Pi-hole is an open source application that runs on the network level it creates effectively what is called a DNS sinkhole. This can be conceptualized as a blackhole for domains that are identified to be on a blacklist. Any domain passing through the Pi-hole that is identified as an ad will fail to be resolved. This will result in the Pi-hole DNS server returning nothing for the client to connect to, failing the DNS query process explained above.

Using Pi-hole we can also effectively control domain access on our networks creating our own blacklist for websites that may be malicious or dangerous and this can also assist in filtering out adult content for the young ones or employees in your home or office network.

Raspberry Pi Zero W

For this guide we will be using a Raspberry Pi Zero W however any Raspberry Pi can work. The benefits using the Pi Zero W is it’s form factor being smaller than its predecessor device yet more powerful and the W variant means it comes with built in Wi-Fi and Bluetooth (4.1 + BLE).

You can source yourself one or find out more information about it via

I picked one up for around $18 AUD from an online local reseller. We will also require a few additional items for this project. These include a MicroSD card to store the Operating System (OS) and data along with a power adapter to power the device.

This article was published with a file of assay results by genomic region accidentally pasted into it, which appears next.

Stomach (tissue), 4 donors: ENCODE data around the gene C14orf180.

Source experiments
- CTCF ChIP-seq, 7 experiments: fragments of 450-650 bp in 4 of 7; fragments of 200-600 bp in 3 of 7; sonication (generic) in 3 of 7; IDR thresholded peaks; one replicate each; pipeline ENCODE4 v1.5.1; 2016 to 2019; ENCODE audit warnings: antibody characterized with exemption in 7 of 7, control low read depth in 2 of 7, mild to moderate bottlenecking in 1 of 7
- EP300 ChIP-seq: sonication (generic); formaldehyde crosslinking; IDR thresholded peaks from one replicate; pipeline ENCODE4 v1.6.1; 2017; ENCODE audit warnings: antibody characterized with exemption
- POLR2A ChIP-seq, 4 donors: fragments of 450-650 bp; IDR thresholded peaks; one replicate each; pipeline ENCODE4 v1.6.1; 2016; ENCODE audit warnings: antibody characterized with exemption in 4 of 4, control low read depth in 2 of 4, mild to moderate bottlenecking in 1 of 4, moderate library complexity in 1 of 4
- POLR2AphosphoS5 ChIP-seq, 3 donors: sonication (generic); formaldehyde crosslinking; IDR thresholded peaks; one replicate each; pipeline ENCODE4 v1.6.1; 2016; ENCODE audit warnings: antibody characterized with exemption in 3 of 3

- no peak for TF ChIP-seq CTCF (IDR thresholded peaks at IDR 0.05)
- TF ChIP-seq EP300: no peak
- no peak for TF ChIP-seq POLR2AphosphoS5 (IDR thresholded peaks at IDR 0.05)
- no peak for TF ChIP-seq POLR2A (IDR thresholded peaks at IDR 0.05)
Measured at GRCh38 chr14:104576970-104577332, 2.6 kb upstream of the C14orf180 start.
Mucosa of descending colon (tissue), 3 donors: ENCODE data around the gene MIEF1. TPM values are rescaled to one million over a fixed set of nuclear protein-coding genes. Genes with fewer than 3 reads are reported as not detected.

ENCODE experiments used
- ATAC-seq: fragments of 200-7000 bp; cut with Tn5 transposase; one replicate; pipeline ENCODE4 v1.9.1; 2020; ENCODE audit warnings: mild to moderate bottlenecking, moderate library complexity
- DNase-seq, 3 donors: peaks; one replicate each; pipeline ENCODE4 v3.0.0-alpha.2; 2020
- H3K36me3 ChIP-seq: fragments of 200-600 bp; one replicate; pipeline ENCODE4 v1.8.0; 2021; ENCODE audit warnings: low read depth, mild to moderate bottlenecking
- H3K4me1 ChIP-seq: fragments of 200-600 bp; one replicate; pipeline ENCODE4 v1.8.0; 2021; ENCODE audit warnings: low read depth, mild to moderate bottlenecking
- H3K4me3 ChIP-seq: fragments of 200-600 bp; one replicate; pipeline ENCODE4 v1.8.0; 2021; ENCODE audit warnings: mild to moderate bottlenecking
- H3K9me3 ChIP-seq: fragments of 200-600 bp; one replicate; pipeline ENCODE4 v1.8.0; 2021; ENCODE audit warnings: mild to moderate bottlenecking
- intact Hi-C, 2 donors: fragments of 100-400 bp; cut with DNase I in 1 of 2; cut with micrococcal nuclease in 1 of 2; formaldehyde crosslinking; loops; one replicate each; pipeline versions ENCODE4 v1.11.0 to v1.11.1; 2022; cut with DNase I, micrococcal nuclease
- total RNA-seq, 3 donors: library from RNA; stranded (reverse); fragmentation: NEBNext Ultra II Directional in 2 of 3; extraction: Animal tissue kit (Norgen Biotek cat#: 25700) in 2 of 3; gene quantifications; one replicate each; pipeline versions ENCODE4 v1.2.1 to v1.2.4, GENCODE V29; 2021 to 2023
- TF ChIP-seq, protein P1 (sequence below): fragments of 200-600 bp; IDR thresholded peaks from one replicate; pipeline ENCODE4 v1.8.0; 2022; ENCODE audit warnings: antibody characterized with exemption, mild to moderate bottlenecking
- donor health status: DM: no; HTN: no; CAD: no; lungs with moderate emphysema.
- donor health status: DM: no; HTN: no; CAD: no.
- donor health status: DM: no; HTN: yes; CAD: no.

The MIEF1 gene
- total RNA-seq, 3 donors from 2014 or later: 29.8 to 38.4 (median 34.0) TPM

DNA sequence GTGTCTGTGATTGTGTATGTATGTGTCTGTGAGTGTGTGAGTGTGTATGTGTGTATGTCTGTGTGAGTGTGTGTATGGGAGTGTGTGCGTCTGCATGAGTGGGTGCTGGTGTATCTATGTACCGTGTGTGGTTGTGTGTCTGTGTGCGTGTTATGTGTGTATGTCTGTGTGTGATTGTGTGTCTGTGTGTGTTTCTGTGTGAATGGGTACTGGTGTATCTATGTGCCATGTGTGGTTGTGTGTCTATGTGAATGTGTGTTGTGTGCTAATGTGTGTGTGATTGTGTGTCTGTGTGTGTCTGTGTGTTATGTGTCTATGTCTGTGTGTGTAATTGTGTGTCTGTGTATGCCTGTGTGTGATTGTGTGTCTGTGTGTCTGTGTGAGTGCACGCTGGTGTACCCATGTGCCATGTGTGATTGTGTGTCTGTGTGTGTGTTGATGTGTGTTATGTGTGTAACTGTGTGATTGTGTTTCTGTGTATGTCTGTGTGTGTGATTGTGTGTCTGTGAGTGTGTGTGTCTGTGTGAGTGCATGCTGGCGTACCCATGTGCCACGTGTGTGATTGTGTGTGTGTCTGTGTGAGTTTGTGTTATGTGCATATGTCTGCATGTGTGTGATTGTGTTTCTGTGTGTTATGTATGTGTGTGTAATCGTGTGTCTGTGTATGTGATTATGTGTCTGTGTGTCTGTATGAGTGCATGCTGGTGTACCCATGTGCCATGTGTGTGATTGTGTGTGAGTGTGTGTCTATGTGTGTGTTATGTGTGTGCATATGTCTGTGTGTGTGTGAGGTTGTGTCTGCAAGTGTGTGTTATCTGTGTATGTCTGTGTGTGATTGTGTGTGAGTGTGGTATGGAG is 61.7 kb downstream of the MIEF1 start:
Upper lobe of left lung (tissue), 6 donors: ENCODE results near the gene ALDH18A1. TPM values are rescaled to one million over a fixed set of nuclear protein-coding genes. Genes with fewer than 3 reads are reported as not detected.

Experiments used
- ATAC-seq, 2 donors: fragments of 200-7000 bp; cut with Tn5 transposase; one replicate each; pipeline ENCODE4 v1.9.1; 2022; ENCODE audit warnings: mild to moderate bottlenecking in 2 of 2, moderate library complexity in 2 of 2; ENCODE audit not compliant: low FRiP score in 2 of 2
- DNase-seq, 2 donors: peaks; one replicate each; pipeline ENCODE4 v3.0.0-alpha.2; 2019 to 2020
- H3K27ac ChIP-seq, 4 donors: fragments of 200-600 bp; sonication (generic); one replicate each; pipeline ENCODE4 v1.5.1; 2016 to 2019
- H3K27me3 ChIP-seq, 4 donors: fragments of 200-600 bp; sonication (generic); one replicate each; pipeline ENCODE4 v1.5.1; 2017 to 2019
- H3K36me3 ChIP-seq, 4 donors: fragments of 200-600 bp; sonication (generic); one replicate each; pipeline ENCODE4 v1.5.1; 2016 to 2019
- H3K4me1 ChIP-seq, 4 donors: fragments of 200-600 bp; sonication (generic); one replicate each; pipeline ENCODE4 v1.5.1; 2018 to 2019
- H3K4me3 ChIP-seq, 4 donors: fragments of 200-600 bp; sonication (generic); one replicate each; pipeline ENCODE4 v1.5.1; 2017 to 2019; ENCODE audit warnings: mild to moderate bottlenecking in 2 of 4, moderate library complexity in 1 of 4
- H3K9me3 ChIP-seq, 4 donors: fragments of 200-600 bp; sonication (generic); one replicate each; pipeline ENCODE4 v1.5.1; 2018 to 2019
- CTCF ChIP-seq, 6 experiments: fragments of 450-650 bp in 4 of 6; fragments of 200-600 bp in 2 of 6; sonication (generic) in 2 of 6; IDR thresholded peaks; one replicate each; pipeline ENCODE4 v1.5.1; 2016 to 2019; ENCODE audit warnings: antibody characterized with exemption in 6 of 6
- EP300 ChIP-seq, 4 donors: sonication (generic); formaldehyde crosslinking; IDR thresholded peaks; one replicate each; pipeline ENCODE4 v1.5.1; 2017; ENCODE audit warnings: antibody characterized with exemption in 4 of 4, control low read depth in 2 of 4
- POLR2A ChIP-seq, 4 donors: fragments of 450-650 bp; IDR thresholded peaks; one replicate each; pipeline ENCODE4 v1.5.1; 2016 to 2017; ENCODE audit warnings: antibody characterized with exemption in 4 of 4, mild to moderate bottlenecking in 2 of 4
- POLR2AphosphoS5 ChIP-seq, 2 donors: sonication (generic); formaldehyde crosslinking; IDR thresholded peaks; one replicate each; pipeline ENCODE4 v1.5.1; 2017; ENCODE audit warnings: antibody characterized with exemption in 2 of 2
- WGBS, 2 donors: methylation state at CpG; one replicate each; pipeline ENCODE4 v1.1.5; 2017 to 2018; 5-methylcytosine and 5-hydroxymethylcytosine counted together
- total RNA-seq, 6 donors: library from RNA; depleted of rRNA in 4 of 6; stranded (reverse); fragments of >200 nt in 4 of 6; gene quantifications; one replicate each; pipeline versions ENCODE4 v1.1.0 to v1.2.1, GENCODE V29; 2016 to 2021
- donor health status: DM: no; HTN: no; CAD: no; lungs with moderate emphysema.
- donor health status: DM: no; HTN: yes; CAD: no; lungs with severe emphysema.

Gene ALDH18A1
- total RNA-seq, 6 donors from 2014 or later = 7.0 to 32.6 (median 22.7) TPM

Once we have all our hardware we will need to prepare the SD card to install the OS. Here is a quick setup guide providing links to a great place to learn and create projects with electronic hardware. I will be using Windows for this guide but the concepts apply similarly on Mac and Linux.

  1. Download the latest ‘Lite’ Raspbian to your computer
  2. Burn the Lite Raspbian to your micro SD card using your computer
  3. Re-plug the SD card into your computer and set up your wifi connection by editing supplicant.conf. (Note you will need to use a 2.4Ghz SSID)
  4. Activate SSH support
  5. Plug the SD card into the Pi Zero W
  6. If you have an HDMI monitor you can connect it via a mini HDMI adapter to the Pi Zero. This helps seeing the bootup process so you know everything is functioning correctly but is not a requirement.
  7. Plug in power to the Pi Zero W – you will see the green LED flicker a little. The Pi Zero will reboot while it sets up so wait a good 10 minutes
If everything is good you should see a green light and should be able to access the device via SSH.

Pi-hole on Raspberry Pi Zero W


Before we can proceed to install Pi-hole we will need a way to interface with the device, this can be achieved by opening a Secure Shell (SSH) connection. For that we will need a SSH client. In this guide we will use one called Putty which you can download from here.

After running the SSH client Putty we need to acquire the IP address of the device to connect to it on your local network. You can optionally connect to it via the raspberrypi.local name however, I personally found it was easier to find the IP address of the device through my router’s admin configuration panel. You can do this by looking for a device with the vendor name “Raspberry Pi Foundation” or MAC address starting with “B8:27:EB“.